Impeccable original micro brew ales aren’t the only thing Vermont has to offer visitors in the fall. The leaves are changing from green to the most beautiful red, orange and yellow, there’s crispness in the air and best of all, there’s plenty of wine to enjoy! The Vermont wine trail has 21 wineries that are just waiting for you to come and experience all their regional grapes have to offer.
The Vermont cottage wine industry is growing more and more by the year. Grape varieties like Frontenac, La Crescent and Marquette all grow in Vermont and are used to create award-winning sweet and dry wines. Combined with the grape growing of Vermont are beekeepers and fruit farms. Fresh, sweet honey along with apples and citrus fruits can also be found mixed into the wine.
Vermont’s two specialty dessert wines are exclusive to only a few regions in the whole country. Including ice wine and ice cider, the unique varieties are popular throughout the wineries of the Vermont wine trail. Ice wine is made from grapes that aren’t picked off the vine until they have been frozen by the cold weather. Ice cider is made similarly, but with apples instead of grapes.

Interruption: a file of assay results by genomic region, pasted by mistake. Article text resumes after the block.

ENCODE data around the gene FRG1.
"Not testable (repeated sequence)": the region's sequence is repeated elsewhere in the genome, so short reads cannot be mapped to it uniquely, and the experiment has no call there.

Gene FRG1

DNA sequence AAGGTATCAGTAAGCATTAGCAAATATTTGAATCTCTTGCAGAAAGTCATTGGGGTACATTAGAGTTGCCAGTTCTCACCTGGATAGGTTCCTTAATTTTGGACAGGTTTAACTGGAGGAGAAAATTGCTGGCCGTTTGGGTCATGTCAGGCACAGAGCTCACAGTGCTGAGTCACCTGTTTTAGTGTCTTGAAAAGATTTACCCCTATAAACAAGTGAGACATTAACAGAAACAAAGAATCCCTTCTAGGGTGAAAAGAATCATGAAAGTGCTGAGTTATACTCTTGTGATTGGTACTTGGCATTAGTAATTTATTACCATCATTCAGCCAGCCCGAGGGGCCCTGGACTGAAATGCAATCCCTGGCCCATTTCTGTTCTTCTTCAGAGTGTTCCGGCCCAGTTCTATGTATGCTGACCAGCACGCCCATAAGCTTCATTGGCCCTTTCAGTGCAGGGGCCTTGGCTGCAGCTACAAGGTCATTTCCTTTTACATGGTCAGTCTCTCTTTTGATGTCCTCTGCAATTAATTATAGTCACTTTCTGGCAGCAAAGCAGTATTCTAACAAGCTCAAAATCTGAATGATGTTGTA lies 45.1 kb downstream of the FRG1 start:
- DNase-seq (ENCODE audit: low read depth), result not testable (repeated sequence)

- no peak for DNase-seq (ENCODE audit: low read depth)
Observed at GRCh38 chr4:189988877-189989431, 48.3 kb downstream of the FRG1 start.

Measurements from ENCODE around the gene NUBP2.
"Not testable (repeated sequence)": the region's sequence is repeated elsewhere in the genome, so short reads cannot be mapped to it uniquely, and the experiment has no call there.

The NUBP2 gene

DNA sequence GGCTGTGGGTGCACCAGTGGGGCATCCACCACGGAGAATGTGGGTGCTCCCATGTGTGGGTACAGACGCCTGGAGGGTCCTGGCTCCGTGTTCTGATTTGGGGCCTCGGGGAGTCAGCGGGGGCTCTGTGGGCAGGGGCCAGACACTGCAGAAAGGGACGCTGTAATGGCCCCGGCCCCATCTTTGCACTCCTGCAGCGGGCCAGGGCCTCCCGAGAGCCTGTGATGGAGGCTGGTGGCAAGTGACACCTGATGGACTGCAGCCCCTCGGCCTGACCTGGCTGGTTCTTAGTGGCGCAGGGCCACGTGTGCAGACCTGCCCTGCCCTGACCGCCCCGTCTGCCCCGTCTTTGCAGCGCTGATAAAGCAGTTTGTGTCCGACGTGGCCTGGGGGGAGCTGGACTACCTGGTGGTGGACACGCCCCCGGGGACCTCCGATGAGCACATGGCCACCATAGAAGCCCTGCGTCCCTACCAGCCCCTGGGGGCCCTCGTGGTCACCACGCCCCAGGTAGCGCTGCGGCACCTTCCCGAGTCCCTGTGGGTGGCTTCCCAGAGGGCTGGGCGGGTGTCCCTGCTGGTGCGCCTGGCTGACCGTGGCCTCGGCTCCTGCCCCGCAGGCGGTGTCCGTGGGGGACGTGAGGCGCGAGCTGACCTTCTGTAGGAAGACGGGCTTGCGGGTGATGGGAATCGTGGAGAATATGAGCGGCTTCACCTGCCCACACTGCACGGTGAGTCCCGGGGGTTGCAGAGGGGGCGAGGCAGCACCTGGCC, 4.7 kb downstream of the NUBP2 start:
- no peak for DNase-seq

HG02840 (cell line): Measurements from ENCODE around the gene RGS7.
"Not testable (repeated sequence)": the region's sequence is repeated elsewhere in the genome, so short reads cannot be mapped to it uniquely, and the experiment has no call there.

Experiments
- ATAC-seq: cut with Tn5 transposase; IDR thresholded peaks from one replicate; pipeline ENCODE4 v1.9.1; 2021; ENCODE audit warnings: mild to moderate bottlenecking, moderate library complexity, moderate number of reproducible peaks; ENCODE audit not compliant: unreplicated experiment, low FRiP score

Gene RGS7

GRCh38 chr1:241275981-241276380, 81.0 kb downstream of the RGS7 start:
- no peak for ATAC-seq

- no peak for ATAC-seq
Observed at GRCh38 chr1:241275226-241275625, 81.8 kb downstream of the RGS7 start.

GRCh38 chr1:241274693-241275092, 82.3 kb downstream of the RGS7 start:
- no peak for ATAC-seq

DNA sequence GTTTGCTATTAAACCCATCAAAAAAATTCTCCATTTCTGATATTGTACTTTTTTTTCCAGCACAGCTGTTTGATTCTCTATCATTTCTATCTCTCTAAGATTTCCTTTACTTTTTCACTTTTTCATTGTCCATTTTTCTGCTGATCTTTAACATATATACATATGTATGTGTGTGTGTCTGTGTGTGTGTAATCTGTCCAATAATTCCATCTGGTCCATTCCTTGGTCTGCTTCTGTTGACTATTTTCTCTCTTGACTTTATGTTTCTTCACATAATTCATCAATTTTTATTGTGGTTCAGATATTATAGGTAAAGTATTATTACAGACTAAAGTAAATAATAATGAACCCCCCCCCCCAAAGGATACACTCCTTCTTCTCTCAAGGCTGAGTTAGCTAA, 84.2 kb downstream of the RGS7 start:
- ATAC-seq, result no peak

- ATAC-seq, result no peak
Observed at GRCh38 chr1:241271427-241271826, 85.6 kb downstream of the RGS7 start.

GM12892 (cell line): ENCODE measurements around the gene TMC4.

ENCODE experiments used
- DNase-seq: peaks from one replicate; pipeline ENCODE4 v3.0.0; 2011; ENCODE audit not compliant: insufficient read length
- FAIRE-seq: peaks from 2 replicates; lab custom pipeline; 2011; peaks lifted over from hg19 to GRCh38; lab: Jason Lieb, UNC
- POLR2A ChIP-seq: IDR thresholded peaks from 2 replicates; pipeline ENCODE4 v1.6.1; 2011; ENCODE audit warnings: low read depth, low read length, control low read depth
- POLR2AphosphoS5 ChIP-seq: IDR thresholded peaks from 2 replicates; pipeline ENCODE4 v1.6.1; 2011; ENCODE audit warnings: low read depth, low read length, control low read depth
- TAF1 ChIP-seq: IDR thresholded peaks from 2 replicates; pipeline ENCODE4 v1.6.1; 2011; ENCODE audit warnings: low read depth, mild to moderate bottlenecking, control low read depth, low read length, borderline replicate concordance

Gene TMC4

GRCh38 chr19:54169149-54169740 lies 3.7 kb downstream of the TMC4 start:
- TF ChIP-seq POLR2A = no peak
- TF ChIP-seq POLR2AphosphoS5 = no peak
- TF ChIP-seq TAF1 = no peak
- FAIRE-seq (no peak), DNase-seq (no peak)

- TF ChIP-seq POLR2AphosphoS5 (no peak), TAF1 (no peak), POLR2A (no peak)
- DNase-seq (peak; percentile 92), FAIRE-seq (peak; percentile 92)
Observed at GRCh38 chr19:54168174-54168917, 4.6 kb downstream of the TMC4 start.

Throughout over 150 miles of interstate exist wineries like Boyden Valley Winery, Eden Ice Cider Company and Snow Farm Vineyard. Each are a little different and have a uniqueness to offer both new and veteran wine trail explorers. There are maps available online and at area hotels so wineries can easily be driven to or located by taxi.
More than 3 million people visit Vermont in the fall, just to see the beautiful foliage and scenery. If you plan on being one of them, you can take your trip a step farther by spending some time on the wine trail. Sipping ice wine or cider and enjoying the scenery is a picture-perfect way to spend a Saturday afternoon in Vermont with your family and friends.